The United States adopted the use of solitary confinement within prisons during the 1970s. This controversial method of punishment has served as an alternative to the death penalty, and has left many prisoners with disturbing psychological effects. According to several recent studies, here’s a list of some of the symptoms:
- Visual and auditory hallucinations
- Hypersensitivity to noise and touch
- Insomnia and paranoia
- Uncontrollable feelings of rage and fear
- Distortions of time and perception
- Increased risk of suicide
- Post Traumatic Stress Disorder
We all know the story of the famous Gilad Shalit, right? Hamas (“Palestinian Resistance Movement” in Gaza) captured Israeli Defense Forces soldier Shalit and held him captive for over five years. But what many of us do not know about this story is that the Hamas placed Shalit in solitary confinement for the duration of his captivity. Besides the rare phone calls and videos to his family that were forced by Hamas officials, Shalit had absolutely no contact with others until his release.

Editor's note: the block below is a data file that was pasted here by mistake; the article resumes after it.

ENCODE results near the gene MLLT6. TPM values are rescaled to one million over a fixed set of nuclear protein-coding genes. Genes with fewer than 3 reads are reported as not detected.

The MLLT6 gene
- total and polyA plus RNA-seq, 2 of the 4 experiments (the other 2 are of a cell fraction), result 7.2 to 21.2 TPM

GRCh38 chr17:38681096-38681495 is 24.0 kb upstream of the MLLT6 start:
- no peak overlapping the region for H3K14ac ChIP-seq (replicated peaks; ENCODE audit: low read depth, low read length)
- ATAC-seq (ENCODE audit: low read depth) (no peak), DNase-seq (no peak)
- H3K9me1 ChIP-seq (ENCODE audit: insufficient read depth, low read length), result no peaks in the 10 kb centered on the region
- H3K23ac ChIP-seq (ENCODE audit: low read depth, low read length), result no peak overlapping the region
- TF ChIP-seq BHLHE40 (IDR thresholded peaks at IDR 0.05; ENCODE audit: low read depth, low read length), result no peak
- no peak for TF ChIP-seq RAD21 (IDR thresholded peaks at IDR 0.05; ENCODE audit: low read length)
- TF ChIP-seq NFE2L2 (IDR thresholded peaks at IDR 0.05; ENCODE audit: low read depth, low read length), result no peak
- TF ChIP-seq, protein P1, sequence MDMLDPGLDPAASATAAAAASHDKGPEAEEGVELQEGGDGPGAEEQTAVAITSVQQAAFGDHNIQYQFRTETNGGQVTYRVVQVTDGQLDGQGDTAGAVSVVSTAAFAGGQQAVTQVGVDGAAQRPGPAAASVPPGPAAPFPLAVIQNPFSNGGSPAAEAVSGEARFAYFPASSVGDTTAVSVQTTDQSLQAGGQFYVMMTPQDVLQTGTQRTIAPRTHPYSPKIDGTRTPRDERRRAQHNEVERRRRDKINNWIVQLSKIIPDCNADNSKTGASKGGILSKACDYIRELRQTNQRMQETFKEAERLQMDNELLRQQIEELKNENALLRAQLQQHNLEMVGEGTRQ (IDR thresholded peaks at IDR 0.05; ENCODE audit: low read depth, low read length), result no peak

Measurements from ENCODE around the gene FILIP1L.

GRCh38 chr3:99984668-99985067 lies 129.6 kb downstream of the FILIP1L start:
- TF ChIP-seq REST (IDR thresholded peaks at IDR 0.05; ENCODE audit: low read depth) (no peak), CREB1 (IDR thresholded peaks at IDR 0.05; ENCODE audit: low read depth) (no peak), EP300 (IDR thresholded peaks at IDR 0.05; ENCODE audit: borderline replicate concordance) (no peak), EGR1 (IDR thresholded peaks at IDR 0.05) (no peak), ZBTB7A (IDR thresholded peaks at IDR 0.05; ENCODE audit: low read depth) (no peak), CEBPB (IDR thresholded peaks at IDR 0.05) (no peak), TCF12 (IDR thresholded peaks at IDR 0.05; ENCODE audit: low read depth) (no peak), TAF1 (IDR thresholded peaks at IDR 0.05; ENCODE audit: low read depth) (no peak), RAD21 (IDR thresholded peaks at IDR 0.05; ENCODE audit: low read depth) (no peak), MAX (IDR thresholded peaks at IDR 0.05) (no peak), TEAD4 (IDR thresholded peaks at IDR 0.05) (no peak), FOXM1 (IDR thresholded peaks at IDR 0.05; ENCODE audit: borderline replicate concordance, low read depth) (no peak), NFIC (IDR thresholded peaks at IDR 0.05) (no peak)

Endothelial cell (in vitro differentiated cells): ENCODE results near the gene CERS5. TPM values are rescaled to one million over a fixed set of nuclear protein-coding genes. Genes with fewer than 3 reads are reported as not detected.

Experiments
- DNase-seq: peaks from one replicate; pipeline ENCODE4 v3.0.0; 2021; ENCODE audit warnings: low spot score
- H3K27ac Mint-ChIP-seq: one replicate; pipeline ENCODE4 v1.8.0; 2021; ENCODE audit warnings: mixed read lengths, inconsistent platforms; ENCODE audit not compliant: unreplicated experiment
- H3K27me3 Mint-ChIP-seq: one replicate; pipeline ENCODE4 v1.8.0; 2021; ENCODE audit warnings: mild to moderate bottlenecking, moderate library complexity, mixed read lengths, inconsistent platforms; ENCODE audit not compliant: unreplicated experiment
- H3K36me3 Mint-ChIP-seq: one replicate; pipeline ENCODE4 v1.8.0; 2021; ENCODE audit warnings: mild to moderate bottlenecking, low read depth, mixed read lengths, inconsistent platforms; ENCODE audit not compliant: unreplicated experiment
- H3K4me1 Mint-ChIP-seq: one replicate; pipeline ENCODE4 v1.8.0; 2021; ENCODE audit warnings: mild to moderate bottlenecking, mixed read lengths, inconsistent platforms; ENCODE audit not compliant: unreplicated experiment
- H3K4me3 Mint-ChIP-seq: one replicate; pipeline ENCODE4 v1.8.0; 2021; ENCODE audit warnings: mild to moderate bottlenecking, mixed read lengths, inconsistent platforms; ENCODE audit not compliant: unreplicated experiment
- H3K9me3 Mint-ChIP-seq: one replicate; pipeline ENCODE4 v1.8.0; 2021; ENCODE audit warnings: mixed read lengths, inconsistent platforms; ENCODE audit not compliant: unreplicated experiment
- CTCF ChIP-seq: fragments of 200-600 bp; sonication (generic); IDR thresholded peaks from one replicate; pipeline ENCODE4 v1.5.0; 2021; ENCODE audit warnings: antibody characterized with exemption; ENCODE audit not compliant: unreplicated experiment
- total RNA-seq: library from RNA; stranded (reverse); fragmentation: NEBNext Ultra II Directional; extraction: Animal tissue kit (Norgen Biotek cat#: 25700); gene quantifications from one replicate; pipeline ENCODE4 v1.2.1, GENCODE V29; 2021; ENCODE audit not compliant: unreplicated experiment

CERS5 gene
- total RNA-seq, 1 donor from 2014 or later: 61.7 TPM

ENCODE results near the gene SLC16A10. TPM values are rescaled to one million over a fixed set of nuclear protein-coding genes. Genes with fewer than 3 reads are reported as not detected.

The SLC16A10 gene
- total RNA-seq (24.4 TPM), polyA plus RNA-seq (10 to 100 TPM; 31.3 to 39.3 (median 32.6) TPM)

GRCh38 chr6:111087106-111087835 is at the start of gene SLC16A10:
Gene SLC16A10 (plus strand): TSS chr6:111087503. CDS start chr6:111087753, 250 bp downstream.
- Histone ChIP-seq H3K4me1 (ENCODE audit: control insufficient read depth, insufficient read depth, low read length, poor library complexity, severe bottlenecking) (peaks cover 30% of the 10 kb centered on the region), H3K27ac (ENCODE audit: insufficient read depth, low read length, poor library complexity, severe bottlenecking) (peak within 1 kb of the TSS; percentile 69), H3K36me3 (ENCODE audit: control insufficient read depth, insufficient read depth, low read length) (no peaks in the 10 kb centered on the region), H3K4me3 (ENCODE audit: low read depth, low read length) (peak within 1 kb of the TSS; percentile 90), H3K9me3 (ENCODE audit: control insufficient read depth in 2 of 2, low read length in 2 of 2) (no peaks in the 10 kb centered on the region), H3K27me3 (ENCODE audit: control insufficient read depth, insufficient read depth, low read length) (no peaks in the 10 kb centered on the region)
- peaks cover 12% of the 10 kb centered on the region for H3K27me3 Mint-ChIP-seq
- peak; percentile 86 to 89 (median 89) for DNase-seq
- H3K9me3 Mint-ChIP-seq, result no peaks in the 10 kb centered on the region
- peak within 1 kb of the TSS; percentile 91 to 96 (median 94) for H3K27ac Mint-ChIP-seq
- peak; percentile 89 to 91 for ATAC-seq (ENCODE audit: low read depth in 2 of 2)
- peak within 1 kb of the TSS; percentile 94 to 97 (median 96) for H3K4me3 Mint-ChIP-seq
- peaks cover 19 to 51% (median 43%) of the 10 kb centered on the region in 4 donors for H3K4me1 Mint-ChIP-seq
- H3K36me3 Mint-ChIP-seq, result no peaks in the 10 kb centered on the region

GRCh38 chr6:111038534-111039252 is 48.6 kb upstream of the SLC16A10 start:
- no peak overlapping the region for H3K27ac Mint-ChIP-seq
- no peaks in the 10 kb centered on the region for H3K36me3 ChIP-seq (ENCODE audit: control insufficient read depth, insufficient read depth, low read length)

Shortly after his release, Shalit underwent several interviews. When asked what he missed the most about his life, he said that he missed talking.
As Jews, we have a moral obligation to implement fair and just punishment to the greatest degree possible. This widespread form of punishment has become a form of acceptable torture, and we, as the Jewish people, must take a stand to prevent this from hurting others and our own people. Please sign this online petition to end the use of solitary confinement: http://bit.ly/ucqddR
Also, check out Rabbi Shmuly Yanklowitz’s article regarding solitary confinement for more information.